The trials and tribulations of edible shampoo
As you know, I’ve committed to only use products that are edible to cleanse my body, with the exception of good ole fashion soap. My first attempt at a shampoo was an utter failure. I tried to make a potato shampoo from a recipe in “Natural Beauty for All Seasons” by Cox. I bought this book from a book club when I was fourteen. For some reason I thought being in a book club would be cool, it just ended up being expensive. At least it was for fourteen year old Jenn. Over the years I’ve tried a few recipes from it, my fave being chocolate lip gloss. I made some for my husband’s family the first Christmas I spent with them. Apparently, the boys thought the lip gloss was delicious. Unfortunately, them licking it off resulted in chapped lips worse than when they started! But I digress…
The potato shampoo was basically made with potato flour and apple cider vinegar. It took over an hour to make and looked like lard in a jar. Not uber appetizing, but still technically edible. Needless to say, it didn’t work too well and smelled even worse. Also, it grew a healthy dose of mold within days of its making. I don’t want to have to remember to take my shampoo out of the fridge every time I hop into the shower. If my towel wasn’t hung right next to the shower curtain, I’d be wandering around my house dripping and naked on a daily basis. Not that my husband would complain, but it’s getting chilly out people! The same day I made my potato shampoo, I ventured into facial cleansers. From the same book I found a recipe for a lettuce facial cleanser. It was easy to make, apart from the fact that I couldn’t find one of the ingredients at any store in my end of Ottawa. Tincture of benzoin. I’m sure it would have made it better, although, it did work gently for the first few days. Now my laziness has fully taken over and I’m just using soap. I know there are women out there who swear by just using soap, but I am not one of them. I really find that it dries my face out and actually leaves me with more acne. So, basically I’m still looking for a facial cleansing solution for dry skin…any suggestions? My favourite recipe from the book involves lilacs. Sadly, those are out of season.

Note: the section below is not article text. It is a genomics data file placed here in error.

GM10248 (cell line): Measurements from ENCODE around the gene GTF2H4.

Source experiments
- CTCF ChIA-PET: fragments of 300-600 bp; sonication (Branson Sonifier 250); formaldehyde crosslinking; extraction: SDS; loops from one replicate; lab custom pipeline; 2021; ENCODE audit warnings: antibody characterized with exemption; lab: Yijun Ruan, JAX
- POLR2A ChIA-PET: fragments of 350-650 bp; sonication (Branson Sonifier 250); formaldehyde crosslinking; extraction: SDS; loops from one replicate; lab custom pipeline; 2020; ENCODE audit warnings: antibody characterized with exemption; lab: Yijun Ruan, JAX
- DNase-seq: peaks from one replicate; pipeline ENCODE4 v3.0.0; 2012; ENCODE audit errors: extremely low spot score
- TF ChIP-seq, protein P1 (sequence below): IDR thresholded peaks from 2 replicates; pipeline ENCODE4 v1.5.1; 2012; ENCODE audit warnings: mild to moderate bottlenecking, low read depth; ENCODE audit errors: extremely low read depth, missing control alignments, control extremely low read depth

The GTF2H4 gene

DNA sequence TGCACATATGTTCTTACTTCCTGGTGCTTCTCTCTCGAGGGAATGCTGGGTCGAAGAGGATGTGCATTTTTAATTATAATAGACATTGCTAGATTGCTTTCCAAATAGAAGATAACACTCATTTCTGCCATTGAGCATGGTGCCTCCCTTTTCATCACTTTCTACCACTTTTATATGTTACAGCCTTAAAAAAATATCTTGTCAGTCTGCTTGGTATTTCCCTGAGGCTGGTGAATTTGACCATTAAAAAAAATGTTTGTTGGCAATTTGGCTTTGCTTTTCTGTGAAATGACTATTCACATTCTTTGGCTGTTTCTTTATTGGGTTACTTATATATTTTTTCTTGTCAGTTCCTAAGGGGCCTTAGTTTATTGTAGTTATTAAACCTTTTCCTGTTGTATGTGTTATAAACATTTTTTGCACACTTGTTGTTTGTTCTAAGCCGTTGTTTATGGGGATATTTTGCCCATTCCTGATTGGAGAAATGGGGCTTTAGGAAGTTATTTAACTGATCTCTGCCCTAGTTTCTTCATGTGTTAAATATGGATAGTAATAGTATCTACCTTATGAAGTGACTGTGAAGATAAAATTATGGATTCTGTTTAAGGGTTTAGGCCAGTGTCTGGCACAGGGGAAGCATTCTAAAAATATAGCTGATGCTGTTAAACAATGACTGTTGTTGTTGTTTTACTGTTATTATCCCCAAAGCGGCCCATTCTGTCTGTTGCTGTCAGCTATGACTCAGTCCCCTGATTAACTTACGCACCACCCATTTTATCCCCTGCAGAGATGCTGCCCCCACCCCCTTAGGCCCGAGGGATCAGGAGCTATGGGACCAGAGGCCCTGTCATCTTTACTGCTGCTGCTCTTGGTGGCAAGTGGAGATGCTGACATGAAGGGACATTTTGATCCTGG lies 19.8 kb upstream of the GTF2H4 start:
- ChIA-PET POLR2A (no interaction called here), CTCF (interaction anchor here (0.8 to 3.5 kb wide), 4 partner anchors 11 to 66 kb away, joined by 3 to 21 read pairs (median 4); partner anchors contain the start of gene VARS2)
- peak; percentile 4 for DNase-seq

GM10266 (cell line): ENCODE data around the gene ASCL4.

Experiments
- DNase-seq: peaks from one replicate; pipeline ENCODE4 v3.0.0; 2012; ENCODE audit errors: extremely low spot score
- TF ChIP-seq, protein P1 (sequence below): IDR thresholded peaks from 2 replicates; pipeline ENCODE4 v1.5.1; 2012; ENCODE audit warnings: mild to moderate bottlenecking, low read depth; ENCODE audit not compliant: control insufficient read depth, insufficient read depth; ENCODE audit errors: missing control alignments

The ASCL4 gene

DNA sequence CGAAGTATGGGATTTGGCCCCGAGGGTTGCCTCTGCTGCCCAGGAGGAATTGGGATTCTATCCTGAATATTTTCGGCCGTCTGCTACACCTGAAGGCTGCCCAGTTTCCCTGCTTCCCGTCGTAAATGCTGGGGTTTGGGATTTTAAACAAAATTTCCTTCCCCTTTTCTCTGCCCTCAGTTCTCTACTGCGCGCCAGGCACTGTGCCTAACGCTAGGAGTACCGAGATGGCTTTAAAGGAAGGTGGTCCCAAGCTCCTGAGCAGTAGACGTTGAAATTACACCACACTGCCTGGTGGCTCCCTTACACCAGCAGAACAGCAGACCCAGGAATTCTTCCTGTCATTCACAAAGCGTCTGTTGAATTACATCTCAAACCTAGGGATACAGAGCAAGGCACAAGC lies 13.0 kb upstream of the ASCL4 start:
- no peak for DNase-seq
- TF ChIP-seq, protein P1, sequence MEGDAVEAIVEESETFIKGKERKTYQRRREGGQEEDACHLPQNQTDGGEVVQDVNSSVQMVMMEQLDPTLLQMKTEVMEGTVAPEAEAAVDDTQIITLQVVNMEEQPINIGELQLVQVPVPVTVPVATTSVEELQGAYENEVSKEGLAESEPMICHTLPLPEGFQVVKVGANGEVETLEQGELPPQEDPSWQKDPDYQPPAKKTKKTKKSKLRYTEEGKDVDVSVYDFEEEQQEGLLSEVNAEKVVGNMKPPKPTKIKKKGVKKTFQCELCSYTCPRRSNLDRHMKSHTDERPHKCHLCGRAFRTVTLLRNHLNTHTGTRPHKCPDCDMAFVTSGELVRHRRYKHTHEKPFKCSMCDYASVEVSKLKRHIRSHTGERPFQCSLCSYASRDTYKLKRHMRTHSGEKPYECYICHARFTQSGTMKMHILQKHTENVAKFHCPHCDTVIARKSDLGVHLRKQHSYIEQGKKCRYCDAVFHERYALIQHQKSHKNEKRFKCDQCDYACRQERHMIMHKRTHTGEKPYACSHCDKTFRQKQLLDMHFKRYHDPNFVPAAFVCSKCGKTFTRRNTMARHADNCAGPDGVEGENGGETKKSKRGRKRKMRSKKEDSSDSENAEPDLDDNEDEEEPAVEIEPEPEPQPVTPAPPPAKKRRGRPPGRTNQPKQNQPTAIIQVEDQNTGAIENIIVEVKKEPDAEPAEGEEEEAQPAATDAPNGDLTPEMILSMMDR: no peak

Right now, from a reader’s suggestion (thanks towardshealthylife !), I am ‘washing’ my hair with baking soda. I use the term washing loosely. It may just be my lifetime dependence on bottle shampoos talking here, but it just doesn’t feel as clean. However, if you are looking for safe to use and chemical free hair wash, this is the way to go. Comes right out of the box, ready to use. I then rinse with water and then rinse my hair with apple cider vinegar. Yet another attack on the sense of smell as it does not smell good. It is bearable, but only just. It also takes an hour or two to dissipate. If you were planning on going out on a date or to a fancy function, this is not the best way to end your hair care routine.
If I’m going to blow dry my hair, I put a little dab of Moroccan argon oil. It has a bit of a musky smell but works wonders on the hair. You may have heard of Moroccan oil before. It is being marketed heavily right now. Don’t be fooled, it is not the same thing. The “Moroccan Oil” that they have in stores right now is chalked full of yucky chemicals. They’ve done a great job of making it seem like it is a traditional, Moroccan secret come to light in North America, but it totally isn’t. All in all, a very simplistic routine for my hair.
Have you come across some great, all natural recipes you’d like to share? Something easy and gentle on the nose? I’d love to hear your favourites!
- Saying goodbye to shampoo and conditioner trial (guineapiggyblog.wordpress.com)
- Coconut Milk Shampoo (coconutoilpost.wordpress.com)
- Shampoo and Conditioner (awindowintomyworld.wordpress.com)